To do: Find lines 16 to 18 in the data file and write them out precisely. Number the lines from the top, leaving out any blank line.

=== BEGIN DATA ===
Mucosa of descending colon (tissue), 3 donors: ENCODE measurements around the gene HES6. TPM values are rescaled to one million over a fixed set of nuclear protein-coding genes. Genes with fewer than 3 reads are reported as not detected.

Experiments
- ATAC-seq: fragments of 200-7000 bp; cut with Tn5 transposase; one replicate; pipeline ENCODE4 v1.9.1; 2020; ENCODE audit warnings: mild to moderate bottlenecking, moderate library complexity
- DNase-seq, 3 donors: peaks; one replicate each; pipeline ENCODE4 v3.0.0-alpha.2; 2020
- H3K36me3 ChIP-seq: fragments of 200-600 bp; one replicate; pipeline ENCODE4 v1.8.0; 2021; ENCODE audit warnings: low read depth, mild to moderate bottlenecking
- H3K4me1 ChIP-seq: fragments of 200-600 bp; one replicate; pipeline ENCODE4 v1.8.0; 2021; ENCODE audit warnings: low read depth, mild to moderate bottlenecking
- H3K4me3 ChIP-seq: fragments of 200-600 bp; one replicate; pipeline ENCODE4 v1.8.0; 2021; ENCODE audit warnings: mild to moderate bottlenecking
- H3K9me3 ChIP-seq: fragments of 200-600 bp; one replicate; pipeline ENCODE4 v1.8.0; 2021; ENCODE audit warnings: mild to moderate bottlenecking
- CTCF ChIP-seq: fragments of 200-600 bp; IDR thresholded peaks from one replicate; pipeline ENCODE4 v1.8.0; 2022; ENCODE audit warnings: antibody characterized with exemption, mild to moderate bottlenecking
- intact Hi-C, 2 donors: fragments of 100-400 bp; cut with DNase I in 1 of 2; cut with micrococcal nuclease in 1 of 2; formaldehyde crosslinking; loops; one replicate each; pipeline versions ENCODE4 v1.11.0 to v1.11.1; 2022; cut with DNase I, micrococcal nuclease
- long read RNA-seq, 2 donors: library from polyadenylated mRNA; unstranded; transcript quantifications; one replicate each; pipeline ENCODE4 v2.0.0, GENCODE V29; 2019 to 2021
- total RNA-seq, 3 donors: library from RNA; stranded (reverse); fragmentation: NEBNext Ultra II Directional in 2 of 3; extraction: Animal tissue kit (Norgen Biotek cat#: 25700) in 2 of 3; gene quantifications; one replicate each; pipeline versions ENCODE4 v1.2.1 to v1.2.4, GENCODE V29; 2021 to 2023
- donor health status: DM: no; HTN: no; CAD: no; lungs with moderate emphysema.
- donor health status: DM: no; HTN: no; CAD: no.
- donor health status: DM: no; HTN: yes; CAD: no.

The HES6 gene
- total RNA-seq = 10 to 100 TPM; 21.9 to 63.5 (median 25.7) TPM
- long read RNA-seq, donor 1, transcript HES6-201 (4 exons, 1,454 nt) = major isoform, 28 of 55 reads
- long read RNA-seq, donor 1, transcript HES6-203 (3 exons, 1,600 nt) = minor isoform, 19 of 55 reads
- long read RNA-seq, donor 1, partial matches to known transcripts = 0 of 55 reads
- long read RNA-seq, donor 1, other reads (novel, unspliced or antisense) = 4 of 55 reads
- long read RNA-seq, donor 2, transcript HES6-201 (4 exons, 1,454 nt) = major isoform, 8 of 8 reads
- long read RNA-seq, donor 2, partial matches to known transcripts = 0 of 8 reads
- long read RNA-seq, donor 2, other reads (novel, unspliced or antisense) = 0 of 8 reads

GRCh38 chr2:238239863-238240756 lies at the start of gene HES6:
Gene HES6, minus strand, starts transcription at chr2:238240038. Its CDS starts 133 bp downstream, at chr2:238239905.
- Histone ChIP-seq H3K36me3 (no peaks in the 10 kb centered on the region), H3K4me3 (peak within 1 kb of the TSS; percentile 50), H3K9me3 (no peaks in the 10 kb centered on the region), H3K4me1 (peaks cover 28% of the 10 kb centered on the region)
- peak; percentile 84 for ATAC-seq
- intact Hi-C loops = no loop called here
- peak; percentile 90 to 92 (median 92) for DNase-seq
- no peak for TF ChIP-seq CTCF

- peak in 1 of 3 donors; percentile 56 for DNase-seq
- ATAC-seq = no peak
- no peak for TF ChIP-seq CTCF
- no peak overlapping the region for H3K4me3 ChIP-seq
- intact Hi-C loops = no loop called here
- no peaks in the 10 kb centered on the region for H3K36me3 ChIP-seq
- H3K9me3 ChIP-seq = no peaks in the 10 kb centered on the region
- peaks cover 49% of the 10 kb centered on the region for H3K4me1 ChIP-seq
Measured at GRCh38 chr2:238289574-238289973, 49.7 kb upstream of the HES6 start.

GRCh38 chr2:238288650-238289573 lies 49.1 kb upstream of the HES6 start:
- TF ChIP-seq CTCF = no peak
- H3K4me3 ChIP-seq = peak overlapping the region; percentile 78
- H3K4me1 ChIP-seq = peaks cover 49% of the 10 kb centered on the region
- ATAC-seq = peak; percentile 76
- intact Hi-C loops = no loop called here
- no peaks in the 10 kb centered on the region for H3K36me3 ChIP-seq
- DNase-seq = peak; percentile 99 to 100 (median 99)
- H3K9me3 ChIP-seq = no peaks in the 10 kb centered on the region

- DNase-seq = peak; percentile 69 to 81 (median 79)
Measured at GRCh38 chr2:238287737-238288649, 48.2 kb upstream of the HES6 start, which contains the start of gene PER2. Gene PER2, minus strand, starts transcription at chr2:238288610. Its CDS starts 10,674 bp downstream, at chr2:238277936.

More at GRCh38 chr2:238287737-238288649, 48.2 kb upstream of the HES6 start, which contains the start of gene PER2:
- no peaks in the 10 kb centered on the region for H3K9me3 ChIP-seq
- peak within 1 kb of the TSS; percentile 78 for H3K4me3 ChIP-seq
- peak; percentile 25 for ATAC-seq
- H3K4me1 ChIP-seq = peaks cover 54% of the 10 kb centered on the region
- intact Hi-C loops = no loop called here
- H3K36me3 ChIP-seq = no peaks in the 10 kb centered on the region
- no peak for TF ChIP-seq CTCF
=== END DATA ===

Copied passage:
The HES6 gene
- total RNA-seq = 10 to 100 TPM; 21.9 to 63.5 (median 25.7) TPM
- long read RNA-seq, donor 1, transcript HES6-201 (4 exons, 1,454 nt) = major isoform, 28 of 55 reads